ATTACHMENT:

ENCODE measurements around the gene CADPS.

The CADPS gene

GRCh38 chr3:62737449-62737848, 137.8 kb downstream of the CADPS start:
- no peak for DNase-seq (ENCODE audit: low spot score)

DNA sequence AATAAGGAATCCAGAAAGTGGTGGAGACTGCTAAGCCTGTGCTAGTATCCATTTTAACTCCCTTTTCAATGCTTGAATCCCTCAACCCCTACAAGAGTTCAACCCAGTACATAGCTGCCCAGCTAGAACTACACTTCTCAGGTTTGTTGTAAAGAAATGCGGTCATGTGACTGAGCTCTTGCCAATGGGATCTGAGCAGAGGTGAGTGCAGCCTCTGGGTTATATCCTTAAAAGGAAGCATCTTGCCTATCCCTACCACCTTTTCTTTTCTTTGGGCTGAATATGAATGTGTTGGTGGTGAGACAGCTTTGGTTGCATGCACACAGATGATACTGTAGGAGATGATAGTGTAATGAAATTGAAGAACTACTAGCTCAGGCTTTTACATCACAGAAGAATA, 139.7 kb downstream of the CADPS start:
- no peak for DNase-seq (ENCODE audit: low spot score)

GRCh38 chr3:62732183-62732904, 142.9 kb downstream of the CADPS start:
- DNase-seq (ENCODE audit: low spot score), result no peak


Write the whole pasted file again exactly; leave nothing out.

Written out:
ENCODE measurements around the gene CADPS.

The CADPS gene

GRCh38 chr3:62737449-62737848, 137.8 kb downstream of the CADPS start:
- no peak for DNase-seq (ENCODE audit: low spot score)

DNA sequence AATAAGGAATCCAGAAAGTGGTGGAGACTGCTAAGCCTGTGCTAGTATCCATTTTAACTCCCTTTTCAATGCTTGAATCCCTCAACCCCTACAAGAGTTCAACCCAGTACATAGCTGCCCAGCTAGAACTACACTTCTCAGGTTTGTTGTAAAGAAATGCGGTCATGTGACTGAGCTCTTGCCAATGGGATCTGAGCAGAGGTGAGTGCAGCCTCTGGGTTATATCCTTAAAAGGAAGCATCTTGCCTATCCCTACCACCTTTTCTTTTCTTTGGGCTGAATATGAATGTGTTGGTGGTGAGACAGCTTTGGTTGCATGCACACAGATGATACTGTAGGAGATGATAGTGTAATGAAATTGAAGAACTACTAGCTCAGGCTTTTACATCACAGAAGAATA, 139.7 kb downstream of the CADPS start:
- no peak for DNase-seq (ENCODE audit: low spot score)

GRCh38 chr3:62732183-62732904, 142.9 kb downstream of the CADPS start:
- DNase-seq (ENCODE audit: low spot score), result no peak